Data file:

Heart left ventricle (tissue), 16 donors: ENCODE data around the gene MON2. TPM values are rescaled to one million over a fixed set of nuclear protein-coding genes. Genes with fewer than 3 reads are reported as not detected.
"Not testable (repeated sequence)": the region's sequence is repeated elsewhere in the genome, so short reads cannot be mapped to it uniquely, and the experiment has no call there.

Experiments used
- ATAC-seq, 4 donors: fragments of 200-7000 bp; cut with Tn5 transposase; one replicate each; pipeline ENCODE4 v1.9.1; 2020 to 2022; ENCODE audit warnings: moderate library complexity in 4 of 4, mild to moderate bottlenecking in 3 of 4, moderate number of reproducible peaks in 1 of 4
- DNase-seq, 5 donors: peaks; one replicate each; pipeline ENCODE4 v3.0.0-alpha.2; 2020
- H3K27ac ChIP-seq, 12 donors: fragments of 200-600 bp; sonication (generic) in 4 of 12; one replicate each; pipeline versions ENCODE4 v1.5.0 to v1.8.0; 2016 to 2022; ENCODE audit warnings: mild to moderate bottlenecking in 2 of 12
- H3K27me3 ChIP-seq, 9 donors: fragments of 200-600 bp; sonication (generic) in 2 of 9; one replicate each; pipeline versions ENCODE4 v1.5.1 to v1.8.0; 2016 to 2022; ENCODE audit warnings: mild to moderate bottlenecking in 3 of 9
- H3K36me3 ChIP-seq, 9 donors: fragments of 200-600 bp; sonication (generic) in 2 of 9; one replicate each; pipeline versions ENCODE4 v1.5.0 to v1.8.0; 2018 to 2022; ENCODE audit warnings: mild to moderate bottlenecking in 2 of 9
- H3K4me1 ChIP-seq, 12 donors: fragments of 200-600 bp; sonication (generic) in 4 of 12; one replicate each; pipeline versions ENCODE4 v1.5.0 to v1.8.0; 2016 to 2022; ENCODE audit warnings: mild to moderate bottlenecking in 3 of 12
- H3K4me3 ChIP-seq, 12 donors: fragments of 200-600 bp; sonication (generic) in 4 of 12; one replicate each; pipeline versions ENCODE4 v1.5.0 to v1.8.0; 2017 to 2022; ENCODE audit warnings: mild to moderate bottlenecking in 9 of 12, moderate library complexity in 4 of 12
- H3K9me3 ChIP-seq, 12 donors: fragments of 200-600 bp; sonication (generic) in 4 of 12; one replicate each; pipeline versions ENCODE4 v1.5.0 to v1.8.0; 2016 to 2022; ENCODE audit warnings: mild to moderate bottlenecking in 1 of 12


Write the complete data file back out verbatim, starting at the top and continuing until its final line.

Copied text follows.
Heart left ventricle (tissue), 16 donors: ENCODE data around the gene MON2. TPM values are rescaled to one million over a fixed set of nuclear protein-coding genes. Genes with fewer than 3 reads are reported as not detected.
"Not testable (repeated sequence)": the region's sequence is repeated elsewhere in the genome, so short reads cannot be mapped to it uniquely, and the experiment has no call there.

Experiments used
- ATAC-seq, 4 donors: fragments of 200-7000 bp; cut with Tn5 transposase; one replicate each; pipeline ENCODE4 v1.9.1; 2020 to 2022; ENCODE audit warnings: moderate library complexity in 4 of 4, mild to moderate bottlenecking in 3 of 4, moderate number of reproducible peaks in 1 of 4
- DNase-seq, 5 donors: peaks; one replicate each; pipeline ENCODE4 v3.0.0-alpha.2; 2020
- H3K27ac ChIP-seq, 12 donors: fragments of 200-600 bp; sonication (generic) in 4 of 12; one replicate each; pipeline versions ENCODE4 v1.5.0 to v1.8.0; 2016 to 2022; ENCODE audit warnings: mild to moderate bottlenecking in 2 of 12
- H3K27me3 ChIP-seq, 9 donors: fragments of 200-600 bp; sonication (generic) in 2 of 9; one replicate each; pipeline versions ENCODE4 v1.5.1 to v1.8.0; 2016 to 2022; ENCODE audit warnings: mild to moderate bottlenecking in 3 of 9
- H3K36me3 ChIP-seq, 9 donors: fragments of 200-600 bp; sonication (generic) in 2 of 9; one replicate each; pipeline versions ENCODE4 v1.5.0 to v1.8.0; 2018 to 2022; ENCODE audit warnings: mild to moderate bottlenecking in 2 of 9
- H3K4me1 ChIP-seq, 12 donors: fragments of 200-600 bp; sonication (generic) in 4 of 12; one replicate each; pipeline versions ENCODE4 v1.5.0 to v1.8.0; 2016 to 2022; ENCODE audit warnings: mild to moderate bottlenecking in 3 of 12
- H3K4me3 ChIP-seq, 12 donors: fragments of 200-600 bp; sonication (generic) in 4 of 12; one replicate each; pipeline versions ENCODE4 v1.5.0 to v1.8.0; 2017 to 2022; ENCODE audit warnings: mild to moderate bottlenecking in 9 of 12, moderate library complexity in 4 of 12
- H3K9me3 ChIP-seq, 12 donors: fragments of 200-600 bp; sonication (generic) in 4 of 12; one replicate each; pipeline versions ENCODE4 v1.5.0 to v1.8.0; 2016 to 2022; ENCODE audit warnings: mild to moderate bottlenecking in 1 of 12